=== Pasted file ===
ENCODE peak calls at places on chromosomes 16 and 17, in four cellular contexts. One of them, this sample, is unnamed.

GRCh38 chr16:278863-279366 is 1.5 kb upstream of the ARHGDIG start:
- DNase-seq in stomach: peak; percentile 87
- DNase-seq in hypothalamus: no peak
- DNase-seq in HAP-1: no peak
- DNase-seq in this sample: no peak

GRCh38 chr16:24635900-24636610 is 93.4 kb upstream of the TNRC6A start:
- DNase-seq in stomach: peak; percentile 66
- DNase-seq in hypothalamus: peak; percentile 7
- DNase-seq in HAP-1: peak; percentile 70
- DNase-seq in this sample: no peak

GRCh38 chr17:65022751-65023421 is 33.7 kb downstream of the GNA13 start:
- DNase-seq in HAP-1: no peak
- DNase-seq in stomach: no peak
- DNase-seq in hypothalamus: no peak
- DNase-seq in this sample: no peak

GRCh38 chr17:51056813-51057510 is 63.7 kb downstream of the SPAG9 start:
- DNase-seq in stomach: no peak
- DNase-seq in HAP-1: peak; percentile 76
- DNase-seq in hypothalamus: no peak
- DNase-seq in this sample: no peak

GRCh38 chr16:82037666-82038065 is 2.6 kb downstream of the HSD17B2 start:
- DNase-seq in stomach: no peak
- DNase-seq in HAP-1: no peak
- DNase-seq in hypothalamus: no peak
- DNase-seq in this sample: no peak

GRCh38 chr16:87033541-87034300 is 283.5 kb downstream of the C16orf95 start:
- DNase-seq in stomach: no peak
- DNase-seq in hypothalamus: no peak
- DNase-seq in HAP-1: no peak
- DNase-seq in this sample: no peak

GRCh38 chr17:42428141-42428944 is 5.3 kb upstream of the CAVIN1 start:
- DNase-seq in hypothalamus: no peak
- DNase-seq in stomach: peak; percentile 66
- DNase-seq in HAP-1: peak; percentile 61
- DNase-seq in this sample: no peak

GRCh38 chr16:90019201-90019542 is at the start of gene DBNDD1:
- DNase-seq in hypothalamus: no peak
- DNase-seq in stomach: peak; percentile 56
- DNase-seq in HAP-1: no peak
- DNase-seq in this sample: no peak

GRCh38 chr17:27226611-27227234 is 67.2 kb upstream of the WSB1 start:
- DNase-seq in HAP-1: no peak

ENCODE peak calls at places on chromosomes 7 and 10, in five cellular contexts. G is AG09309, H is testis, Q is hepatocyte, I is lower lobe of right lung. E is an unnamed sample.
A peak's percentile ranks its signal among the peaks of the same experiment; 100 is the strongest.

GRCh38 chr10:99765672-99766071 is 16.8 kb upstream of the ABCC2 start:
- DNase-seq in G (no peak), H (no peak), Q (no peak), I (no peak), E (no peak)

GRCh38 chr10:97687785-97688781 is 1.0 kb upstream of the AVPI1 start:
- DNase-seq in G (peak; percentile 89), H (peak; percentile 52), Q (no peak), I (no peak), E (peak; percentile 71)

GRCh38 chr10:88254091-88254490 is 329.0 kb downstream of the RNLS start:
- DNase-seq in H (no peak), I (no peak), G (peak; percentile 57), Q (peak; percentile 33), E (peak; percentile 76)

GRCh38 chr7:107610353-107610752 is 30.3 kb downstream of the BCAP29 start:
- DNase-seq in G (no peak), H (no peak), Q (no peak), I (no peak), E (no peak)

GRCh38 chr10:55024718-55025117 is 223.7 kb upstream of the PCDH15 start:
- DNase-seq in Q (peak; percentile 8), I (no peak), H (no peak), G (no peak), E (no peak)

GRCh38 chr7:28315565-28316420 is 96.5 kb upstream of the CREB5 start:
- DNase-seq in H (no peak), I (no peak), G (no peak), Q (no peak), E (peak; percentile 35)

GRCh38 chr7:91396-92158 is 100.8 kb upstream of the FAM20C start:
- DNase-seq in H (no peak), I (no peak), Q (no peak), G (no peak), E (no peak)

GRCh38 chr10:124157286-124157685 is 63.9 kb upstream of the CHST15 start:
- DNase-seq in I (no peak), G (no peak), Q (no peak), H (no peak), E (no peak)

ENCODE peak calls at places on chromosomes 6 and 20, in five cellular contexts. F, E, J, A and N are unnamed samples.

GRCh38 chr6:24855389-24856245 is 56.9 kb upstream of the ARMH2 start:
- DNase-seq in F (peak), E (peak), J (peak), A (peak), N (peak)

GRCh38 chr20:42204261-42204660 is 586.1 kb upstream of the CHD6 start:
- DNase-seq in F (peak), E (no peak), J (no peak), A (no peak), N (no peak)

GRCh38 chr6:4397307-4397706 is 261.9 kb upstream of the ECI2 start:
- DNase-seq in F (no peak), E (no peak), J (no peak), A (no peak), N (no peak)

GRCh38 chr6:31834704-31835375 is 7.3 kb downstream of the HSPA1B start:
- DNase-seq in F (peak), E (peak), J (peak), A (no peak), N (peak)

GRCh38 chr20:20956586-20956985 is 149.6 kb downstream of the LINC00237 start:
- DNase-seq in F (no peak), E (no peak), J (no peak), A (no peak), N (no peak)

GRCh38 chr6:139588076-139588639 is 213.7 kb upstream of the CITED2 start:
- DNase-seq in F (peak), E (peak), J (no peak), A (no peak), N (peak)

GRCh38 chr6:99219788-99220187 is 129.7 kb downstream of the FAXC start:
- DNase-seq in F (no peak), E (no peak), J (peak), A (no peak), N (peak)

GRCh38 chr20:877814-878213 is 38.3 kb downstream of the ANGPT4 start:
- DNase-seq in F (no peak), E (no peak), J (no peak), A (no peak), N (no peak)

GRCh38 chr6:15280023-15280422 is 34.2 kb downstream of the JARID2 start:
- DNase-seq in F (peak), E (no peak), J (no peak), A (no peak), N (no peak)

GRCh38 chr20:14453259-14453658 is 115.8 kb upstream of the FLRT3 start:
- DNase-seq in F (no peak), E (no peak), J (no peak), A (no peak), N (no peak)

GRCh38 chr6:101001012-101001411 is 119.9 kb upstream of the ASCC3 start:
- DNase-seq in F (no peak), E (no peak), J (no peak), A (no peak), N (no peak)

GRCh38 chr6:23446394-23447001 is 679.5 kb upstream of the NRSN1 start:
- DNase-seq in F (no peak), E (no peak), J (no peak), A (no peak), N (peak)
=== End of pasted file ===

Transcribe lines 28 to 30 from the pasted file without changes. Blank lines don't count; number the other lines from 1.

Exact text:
- DNase-seq in stomach: no peak
- DNase-seq in hypothalamus: no peak
- DNase-seq in HAP-1: no peak